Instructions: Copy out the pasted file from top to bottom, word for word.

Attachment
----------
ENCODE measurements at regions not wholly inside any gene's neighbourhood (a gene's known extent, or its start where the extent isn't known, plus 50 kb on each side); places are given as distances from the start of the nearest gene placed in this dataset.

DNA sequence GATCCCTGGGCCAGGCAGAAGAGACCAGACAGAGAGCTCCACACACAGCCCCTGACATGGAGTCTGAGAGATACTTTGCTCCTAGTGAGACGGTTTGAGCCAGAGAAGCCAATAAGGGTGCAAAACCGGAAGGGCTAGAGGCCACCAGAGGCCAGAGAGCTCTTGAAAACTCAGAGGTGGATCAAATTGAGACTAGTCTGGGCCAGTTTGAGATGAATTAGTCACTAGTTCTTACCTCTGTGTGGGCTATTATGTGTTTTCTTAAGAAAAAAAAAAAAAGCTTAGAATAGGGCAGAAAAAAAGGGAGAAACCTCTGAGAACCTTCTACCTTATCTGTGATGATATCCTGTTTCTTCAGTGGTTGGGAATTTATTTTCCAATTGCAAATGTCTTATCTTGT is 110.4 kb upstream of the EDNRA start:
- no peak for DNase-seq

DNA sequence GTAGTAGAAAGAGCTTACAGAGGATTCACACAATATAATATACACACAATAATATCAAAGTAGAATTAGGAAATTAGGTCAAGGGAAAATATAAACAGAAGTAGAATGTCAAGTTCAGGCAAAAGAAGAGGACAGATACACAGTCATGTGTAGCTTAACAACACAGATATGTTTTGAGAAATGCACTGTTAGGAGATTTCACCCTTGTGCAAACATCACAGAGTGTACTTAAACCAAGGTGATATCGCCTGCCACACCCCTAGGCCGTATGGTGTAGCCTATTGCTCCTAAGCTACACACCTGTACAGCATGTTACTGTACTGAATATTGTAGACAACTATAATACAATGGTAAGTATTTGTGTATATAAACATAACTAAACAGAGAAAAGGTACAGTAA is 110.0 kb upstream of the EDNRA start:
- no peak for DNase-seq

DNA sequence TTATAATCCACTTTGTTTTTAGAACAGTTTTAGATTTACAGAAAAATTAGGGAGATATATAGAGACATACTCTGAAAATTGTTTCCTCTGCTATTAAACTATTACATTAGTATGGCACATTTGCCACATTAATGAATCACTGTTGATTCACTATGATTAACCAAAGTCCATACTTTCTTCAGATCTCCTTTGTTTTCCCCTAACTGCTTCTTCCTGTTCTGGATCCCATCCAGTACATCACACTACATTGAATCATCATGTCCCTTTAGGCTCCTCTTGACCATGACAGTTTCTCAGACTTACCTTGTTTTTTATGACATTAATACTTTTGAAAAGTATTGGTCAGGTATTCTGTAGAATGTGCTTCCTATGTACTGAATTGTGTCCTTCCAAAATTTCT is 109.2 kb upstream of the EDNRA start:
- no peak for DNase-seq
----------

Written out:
ENCODE measurements at regions not wholly inside any gene's neighbourhood (a gene's known extent, or its start where the extent isn't known, plus 50 kb on each side); places are given as distances from the start of the nearest gene placed in this dataset.

DNA sequence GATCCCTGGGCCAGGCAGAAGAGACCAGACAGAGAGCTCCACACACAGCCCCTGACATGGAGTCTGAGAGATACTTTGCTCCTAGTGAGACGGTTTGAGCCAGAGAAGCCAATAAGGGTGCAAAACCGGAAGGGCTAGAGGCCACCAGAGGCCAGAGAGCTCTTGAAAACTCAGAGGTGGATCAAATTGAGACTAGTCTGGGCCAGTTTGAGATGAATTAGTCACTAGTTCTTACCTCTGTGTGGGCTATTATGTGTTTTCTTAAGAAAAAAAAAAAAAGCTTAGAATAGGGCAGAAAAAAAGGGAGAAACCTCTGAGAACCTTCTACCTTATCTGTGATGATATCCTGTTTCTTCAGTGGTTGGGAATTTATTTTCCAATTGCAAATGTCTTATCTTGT is 110.4 kb upstream of the EDNRA start:
- no peak for DNase-seq

DNA sequence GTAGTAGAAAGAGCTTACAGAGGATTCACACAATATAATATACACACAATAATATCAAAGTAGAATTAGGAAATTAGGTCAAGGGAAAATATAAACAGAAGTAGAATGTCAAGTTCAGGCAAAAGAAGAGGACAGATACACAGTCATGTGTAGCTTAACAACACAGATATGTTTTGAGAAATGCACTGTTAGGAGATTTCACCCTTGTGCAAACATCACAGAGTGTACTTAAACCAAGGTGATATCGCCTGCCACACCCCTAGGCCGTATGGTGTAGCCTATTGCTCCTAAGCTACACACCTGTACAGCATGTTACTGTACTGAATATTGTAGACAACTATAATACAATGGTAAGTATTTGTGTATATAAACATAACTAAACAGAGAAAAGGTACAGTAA is 110.0 kb upstream of the EDNRA start:
- no peak for DNase-seq

DNA sequence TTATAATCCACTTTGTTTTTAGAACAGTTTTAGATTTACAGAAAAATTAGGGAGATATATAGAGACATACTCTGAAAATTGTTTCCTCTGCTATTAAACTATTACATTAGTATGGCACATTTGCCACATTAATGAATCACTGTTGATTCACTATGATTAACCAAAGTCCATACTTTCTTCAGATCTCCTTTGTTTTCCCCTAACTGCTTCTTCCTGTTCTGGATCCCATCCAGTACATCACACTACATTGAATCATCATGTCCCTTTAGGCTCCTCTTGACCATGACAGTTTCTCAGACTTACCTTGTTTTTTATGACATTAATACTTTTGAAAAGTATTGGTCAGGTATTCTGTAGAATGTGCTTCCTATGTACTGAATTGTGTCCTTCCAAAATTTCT is 109.2 kb upstream of the EDNRA start:
- no peak for DNase-seq